The group plans to discuss Avenium, the building’s commercial landlord.
ATLANTA — People who have been forced to rebuild following a massive apartment fire on the edge of Atlanta’s Buckhead neighborhood are planning on hosting a news conference Saturday morning.
About a week after the tragic event, victims of the Reserve at LaVista Walk apartment fire will gather outside of The Original Pancake House, across from the charred complex, “to brief the community about the negligent safety record of Avenium, the building’s commercial landlord,” a news release from a litigation firm reads.
The boutique firm, Dean Thaxton, notes that Avenium has a portfolio that includes many other multi-dwelling properties across Atlanta.
“It’s too late for the hundreds of us who called the Reserve home, but we hope to save tenants living in other Avenium properties the anguish of watching their home burn and knowing that their landlord failed in their most important duty: to maintain a safe property,” Alyssa Greene, one of the residents forced out due to the fire said in a news release. She is slated to speak Saturday at 10 a.m., according to the firm.
More on Reserve at LaVista Walk apartment fire
Dozens of people are working through the shock of losing all of their belongings in the Atlanta apartment fire. A week after the first firefighter response, the building remains roped off and residents have not been allowed to collect their items.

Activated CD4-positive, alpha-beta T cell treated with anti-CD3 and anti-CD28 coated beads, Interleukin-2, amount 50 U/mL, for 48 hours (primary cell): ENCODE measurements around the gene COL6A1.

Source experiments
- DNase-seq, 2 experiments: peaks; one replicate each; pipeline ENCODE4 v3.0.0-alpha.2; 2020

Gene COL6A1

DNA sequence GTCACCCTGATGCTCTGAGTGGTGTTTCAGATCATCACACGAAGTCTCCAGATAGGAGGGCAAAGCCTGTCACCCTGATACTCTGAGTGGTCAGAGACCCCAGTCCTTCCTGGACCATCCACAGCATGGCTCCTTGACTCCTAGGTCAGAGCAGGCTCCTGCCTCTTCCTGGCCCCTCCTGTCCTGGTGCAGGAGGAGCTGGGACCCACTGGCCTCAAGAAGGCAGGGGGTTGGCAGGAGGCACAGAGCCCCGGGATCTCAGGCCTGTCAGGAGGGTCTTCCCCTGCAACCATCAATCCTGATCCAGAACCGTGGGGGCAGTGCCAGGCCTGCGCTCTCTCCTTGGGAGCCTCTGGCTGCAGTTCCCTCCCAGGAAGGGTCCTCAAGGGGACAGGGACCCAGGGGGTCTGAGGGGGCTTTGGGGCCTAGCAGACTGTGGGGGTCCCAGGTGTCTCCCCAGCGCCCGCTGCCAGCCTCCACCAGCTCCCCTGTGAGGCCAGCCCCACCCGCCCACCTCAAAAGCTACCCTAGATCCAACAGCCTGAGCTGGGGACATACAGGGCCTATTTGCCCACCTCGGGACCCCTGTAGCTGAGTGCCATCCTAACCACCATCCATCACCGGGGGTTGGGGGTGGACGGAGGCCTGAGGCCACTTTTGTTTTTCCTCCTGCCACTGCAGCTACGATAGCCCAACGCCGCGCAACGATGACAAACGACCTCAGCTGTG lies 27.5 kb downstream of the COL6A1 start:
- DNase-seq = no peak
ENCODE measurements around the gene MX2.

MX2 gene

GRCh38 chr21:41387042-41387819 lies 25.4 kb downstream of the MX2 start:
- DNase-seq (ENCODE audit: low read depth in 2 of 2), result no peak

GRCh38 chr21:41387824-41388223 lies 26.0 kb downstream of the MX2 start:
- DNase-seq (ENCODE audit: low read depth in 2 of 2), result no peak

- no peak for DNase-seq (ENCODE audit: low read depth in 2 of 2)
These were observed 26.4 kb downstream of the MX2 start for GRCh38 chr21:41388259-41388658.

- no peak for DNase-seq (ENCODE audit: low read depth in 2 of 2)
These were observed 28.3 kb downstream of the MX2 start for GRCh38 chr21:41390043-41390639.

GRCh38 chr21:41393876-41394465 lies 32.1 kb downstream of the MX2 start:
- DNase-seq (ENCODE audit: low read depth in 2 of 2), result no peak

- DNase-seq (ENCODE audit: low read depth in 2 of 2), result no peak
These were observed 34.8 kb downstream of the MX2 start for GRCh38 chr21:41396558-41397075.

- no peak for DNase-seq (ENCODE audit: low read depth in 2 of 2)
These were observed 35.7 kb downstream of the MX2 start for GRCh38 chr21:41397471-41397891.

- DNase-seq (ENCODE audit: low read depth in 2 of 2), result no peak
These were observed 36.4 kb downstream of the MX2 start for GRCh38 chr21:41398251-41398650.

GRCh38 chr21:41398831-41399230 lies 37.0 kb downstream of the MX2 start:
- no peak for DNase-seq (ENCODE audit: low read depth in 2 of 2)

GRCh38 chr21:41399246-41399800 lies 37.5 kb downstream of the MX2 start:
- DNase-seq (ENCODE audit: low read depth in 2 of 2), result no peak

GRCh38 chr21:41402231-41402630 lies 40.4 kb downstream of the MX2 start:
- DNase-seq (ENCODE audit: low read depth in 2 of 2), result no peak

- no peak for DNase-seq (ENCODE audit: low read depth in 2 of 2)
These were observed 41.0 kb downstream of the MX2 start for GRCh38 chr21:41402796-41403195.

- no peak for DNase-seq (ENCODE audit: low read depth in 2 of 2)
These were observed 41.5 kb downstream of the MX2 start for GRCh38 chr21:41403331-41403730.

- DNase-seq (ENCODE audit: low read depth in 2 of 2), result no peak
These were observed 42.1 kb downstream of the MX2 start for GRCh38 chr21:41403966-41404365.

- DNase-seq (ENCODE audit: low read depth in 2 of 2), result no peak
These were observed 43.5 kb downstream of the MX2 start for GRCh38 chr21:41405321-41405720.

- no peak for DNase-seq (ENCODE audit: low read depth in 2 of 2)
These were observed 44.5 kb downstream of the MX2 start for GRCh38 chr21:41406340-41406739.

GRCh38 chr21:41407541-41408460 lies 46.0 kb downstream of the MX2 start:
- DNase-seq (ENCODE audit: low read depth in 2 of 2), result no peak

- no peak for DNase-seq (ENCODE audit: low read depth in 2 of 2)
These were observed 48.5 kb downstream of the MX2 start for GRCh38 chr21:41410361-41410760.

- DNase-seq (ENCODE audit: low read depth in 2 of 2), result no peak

The fire first broke out late Nov. 10 and grew massive through early that Saturday morning. It was likely caused by two people setting off fireworks, according to authorities, and the pair is facing charges.
Amid collapse hazards, fire investigators are working to see if there were any code violations or issues with the building. There’s no current timeline for the investigation. However, Atlanta Fire and Rescue Chief Roderick Smith called the fire an “anomaly,” explaining how it was started and how long it took for smoke and fire alarms to sound off.
Miraculously, no one was hurt, but hundreds of people lost everything they owned with no immediate reprieve in sight. With the complex left open, fire victims are now becoming looting victims, too.
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